The second determinant of uptake of maternal healthcare service is application of at least two tetanus toxoid injections to mothers during pregnancy to prevent maternal tetanus. The actual data from Sindh LHW program for years 2017 to 2019 pertaining to all districts of Sindh province revealed that out of total deliveries 94% women received two injections of tetanus toxoid, indicating that deaths due to maternal tetanus have been minimized. This is evident from Maternal Mortality ratio of Sindh province where actual data from Sindh LHW program for 2019 show significant decline in MMR which is 100 maternal deaths per 100,000 live births. If we compare with estimates from Pakistan Maternal Mortality Survey 2019, which shows MMR for Sindh province as 237 maternal deaths per 100,000 live birth. This remarkable decline in maternal deaths ratio show positive impact on utilization of maternal health care service by target population in Sindh province and provide an empirical evidence that under Sindh LHW program intervention the performance of lady health workers has produced positive impact on uptake of maternal health care services.
The role of LHWs in providing maternal healthcare to target women, especially in rural areas which lack facilities and resources is recognizable. The areas where LHWs are performing their duties has shown improvement in uptake of primary healthcare services by communities. Currently in Sindh provinces this program has catered services to 46% areas where LHWs are providing services (SLHW, 2019). There is dire need to expand the program to the areas which are still not covered by this program. This is due to shortage of LHWs as against the sanctioned strength of 22576; only 20988 have been deployed with 1588 positions still lying vacant (SLHW, 2019). The provision of medicines, hospital supplies and checking kits to LHWs is also important along with provision of pucca (paved) road infrastructure for easy access and mobility of service provider to target population and government health facility. The workers need to be given bonuses and incentives to retain them besides provision of security while performing visits in far flung areas by involving local community people and police.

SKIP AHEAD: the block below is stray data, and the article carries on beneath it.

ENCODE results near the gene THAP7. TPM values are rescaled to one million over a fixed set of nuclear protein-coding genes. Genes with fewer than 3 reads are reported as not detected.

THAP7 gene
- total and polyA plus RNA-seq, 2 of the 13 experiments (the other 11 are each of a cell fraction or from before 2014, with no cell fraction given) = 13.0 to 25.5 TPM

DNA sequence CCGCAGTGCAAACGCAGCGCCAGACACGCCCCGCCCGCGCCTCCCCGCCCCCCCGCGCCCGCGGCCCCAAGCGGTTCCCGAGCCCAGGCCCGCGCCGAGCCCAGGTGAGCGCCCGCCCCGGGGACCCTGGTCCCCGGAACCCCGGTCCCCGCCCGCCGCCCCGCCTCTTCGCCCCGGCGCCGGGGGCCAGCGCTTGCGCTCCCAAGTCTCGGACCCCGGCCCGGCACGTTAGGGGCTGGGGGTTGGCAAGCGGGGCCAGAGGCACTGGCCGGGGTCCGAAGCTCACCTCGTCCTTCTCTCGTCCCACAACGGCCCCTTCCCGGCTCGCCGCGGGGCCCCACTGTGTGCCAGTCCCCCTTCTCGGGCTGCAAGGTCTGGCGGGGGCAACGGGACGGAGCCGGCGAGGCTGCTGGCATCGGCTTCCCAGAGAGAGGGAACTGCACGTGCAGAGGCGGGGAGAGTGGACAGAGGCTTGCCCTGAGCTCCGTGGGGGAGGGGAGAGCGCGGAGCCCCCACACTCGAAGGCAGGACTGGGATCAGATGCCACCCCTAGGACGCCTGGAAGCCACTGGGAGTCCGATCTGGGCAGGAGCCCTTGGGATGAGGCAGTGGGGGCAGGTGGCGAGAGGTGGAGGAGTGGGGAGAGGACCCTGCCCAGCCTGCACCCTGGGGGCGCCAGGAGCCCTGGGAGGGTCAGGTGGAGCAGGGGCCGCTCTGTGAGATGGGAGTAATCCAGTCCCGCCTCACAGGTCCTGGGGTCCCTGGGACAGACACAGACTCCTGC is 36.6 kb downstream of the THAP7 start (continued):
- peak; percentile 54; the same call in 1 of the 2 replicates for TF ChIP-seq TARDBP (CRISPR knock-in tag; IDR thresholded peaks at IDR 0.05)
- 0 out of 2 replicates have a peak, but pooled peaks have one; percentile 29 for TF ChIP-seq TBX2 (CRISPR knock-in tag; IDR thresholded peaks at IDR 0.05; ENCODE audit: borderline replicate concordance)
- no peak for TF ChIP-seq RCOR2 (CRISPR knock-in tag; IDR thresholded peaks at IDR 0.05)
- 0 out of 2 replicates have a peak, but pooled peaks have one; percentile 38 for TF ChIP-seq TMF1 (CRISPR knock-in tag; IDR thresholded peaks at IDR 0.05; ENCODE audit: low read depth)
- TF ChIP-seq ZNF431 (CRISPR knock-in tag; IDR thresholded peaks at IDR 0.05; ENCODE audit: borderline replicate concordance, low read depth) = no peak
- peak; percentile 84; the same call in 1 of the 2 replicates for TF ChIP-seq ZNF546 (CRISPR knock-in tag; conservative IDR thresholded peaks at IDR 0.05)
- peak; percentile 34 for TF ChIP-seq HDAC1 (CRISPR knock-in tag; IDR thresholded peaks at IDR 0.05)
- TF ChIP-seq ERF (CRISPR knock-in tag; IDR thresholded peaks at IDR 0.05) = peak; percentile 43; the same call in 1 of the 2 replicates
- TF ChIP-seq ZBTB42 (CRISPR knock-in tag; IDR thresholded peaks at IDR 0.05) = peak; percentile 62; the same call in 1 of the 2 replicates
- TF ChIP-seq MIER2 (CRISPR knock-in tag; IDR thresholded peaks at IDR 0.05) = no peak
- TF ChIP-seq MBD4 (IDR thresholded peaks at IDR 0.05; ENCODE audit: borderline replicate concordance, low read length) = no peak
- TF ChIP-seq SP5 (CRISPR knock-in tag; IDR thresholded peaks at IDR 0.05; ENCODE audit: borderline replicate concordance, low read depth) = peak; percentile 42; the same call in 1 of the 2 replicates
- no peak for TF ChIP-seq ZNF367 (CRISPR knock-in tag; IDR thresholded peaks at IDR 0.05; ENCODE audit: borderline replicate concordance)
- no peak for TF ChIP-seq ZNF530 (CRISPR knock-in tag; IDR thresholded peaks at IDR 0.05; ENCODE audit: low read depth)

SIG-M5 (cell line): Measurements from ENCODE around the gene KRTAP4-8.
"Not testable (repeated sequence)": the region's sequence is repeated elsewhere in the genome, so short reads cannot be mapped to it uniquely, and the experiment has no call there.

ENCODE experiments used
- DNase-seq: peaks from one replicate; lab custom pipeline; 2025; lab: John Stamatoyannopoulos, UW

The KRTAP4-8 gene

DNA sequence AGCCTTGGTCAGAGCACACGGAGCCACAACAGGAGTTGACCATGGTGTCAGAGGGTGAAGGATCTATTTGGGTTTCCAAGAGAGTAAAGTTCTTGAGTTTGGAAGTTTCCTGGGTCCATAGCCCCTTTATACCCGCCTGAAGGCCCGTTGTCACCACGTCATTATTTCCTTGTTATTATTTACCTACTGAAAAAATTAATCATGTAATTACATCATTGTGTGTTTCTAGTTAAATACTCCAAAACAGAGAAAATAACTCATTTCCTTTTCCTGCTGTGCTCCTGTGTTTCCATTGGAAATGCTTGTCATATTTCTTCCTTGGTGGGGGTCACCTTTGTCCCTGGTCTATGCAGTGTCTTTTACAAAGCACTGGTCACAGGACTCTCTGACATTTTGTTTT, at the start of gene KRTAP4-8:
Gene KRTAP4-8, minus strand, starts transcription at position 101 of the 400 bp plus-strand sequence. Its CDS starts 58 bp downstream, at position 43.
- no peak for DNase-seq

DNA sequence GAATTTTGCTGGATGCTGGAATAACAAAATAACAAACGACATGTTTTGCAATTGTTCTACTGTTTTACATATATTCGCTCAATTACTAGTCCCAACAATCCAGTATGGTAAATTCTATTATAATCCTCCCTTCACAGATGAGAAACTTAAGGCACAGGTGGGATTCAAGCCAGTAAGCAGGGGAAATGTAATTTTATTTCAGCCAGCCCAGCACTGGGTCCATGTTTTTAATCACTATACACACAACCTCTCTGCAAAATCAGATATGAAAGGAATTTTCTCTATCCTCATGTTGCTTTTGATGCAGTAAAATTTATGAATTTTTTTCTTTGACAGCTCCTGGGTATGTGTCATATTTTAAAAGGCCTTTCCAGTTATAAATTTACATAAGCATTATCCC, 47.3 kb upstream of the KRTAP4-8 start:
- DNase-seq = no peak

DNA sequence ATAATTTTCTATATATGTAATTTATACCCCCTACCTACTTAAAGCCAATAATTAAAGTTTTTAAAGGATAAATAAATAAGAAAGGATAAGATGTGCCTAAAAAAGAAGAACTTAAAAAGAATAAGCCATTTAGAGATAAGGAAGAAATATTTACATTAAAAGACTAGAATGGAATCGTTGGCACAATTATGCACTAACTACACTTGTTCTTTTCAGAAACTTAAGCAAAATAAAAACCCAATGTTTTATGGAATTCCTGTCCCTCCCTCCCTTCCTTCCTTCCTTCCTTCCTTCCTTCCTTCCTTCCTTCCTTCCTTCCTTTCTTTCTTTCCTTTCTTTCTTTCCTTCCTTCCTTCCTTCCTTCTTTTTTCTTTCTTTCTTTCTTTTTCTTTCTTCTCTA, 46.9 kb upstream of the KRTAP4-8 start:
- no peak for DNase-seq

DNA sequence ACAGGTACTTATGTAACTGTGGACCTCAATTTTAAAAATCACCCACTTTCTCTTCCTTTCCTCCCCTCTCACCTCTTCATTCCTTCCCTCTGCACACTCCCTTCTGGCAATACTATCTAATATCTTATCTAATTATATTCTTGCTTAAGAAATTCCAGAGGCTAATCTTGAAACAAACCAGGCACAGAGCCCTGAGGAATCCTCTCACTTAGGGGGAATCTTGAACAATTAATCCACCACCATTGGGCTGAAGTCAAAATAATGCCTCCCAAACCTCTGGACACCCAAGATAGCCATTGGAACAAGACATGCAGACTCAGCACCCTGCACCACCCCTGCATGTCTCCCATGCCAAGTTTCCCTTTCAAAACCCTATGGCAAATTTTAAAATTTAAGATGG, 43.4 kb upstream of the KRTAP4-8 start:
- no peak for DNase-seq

Amin R, Shah N, Becker S. (2010) Socioeconomic factors differentiating maternal and child health-seeking behavior in rural Pakistan: A cross-sectional analysis. Int. J. Equity Health, 2010, 9:9.